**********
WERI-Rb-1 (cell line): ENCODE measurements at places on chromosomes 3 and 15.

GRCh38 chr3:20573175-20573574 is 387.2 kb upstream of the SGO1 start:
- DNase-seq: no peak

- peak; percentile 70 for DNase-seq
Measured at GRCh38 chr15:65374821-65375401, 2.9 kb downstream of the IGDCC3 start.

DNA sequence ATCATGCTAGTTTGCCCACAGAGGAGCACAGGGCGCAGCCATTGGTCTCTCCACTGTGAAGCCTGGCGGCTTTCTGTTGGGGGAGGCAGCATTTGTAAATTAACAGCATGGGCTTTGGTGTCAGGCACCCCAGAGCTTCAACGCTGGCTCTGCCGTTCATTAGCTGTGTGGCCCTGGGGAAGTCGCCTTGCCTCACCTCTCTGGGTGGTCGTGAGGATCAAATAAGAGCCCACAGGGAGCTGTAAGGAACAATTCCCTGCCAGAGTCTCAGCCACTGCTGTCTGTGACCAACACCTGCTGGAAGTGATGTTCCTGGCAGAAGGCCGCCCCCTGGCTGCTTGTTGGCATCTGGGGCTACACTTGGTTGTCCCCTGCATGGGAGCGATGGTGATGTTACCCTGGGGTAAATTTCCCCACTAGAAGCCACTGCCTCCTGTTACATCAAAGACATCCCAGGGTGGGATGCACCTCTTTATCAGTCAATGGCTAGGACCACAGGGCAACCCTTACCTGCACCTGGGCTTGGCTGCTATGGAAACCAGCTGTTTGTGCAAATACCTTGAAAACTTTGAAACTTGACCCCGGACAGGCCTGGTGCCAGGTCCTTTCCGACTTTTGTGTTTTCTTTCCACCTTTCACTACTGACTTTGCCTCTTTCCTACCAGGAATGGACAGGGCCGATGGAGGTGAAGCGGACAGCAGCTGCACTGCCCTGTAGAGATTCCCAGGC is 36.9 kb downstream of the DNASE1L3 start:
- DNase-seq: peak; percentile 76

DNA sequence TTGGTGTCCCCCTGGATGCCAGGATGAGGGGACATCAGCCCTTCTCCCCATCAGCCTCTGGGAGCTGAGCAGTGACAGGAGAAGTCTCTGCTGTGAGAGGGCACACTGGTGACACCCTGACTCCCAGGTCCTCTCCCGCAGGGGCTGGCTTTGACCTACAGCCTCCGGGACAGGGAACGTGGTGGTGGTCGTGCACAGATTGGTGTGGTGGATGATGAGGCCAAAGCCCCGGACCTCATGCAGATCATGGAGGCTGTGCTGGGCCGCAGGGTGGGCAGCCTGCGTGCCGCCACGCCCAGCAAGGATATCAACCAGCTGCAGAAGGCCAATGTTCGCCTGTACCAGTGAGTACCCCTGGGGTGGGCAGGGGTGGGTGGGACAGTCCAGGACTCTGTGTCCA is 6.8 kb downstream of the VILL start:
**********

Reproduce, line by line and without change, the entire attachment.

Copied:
WERI-Rb-1 (cell line): ENCODE measurements at places on chromosomes 3 and 15.

GRCh38 chr3:20573175-20573574 is 387.2 kb upstream of the SGO1 start:
- DNase-seq: no peak

- peak; percentile 70 for DNase-seq
Measured at GRCh38 chr15:65374821-65375401, 2.9 kb downstream of the IGDCC3 start.

DNA sequence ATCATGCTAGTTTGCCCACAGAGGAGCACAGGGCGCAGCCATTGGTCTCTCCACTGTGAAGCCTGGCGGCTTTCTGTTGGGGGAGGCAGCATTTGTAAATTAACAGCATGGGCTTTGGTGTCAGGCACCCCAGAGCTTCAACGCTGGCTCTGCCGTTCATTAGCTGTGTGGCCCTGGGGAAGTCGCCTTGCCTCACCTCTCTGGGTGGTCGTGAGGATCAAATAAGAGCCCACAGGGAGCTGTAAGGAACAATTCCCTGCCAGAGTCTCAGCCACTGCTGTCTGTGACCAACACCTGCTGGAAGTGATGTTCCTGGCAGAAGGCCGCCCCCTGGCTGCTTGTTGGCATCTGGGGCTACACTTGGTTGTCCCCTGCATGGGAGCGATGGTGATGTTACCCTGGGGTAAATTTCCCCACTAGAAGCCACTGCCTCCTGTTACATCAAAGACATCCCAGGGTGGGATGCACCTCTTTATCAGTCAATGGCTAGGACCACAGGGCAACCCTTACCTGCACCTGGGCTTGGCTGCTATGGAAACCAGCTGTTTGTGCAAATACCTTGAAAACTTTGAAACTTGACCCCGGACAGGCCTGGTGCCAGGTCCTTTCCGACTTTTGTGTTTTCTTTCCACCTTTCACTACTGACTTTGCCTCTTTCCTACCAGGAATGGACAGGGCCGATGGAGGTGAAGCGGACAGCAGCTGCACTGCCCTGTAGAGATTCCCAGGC is 36.9 kb downstream of the DNASE1L3 start:
- DNase-seq: peak; percentile 76

DNA sequence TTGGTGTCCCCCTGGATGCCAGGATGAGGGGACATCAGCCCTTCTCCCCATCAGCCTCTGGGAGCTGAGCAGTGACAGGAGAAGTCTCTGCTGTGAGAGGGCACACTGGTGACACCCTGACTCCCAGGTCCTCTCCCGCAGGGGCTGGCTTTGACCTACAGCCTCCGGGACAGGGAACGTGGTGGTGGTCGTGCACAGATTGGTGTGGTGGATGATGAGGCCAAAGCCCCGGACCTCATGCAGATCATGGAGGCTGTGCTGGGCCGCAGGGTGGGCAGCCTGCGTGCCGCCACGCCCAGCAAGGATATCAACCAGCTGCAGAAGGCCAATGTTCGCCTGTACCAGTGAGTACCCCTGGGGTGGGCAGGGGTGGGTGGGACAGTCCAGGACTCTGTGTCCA is 6.8 kb downstream of the VILL start: